The Sweet Inspirations

Hot Butterfly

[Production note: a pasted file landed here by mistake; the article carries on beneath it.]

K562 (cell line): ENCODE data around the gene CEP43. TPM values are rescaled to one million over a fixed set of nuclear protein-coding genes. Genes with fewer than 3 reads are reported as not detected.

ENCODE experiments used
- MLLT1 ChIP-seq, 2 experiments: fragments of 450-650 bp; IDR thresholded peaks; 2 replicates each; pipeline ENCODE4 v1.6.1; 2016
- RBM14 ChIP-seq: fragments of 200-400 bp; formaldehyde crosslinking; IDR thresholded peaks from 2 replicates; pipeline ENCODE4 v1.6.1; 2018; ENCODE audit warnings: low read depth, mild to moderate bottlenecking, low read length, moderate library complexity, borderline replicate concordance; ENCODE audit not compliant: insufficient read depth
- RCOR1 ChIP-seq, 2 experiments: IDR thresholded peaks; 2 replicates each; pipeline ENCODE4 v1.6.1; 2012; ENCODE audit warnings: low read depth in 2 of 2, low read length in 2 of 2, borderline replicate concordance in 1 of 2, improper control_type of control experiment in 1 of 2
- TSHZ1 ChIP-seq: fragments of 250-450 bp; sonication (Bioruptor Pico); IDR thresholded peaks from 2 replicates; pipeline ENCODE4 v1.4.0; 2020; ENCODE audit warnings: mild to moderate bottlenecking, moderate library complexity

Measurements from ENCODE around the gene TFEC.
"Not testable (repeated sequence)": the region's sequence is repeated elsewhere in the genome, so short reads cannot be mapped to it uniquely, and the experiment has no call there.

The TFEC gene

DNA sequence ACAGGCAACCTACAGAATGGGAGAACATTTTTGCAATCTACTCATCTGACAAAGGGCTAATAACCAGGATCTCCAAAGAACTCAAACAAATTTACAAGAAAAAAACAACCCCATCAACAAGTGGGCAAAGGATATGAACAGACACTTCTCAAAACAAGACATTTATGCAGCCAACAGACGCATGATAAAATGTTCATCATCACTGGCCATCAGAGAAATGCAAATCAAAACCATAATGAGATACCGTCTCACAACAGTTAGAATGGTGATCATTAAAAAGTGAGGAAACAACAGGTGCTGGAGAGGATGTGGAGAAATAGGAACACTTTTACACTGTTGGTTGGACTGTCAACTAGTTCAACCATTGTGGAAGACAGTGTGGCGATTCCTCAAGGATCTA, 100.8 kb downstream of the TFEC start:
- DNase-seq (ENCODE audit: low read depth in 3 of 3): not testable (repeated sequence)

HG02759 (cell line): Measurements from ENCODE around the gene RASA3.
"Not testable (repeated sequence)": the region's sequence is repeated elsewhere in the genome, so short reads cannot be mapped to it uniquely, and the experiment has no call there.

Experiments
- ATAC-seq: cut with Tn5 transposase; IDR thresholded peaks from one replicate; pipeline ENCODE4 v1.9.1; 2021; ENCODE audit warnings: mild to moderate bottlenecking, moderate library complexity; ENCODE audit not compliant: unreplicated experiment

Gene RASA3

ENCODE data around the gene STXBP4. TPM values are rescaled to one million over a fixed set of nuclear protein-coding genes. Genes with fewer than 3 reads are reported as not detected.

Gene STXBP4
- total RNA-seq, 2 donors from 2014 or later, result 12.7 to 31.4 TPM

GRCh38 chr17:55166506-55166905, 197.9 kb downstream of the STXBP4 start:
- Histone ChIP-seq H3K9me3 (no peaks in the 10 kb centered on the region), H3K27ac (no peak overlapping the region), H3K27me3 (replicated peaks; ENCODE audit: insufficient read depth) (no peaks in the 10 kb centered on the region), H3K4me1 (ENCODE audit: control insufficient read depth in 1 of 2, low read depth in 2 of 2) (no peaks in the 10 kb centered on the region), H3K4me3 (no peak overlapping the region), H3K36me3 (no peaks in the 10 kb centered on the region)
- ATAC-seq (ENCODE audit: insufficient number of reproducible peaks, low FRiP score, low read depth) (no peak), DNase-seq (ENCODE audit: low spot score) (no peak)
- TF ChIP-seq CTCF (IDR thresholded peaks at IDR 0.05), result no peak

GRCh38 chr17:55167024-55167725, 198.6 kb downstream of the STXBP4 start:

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Lauded for their tremendous efforts as a girl group session act throughout the 1960s, Sweet Inspirations made their own mark with two LPs and a string of hits during the late '60s and early '70s, before disappearing under the radar until 1979, when they resurfaced on RSO with Hot Butterfly. Now down to a trio of founder member Myrna Smith, with Gloria Brown and Sylvia Shemwell, the revamped Sweet Inspirations re-launched themselves on the tails of Robert Stigwood's near single-handed disco revolution. With Smith and Shemwell evenly trading lead vocal responsibilities, the band powered through a set of lukewarm disco-inflected R&B. Mid-tempo songs with flavor-of-the-year string arrangements are de rigueur from the opening "Hot Fun" to "It's the Simple Things You Do," both songs managing to overcome a desultory slip into oblivion, thanks to the powerful vocal arrangements. Things only become genuinely interesting when Sweet Inspirations sink their teeth into the Norman Whitfield-penned "Do It Right," sounding more comfortable across their fuzzy, grungy version than they do on any other tracks. Elsewhere, "Hot Butterfly" is most notable for its super-smarmy backing vocals -- a surprise, given the song's subsequent history. Less than a year later, Chaka Khan stomped out of the Savoy and revamped it to stellar success as "Papillon (aka Hot Butterfly)." The nuggets are few and far between here, and there are not enough to make this album fly. Sweet Inspirations would have been better served not trying to roll with the times.

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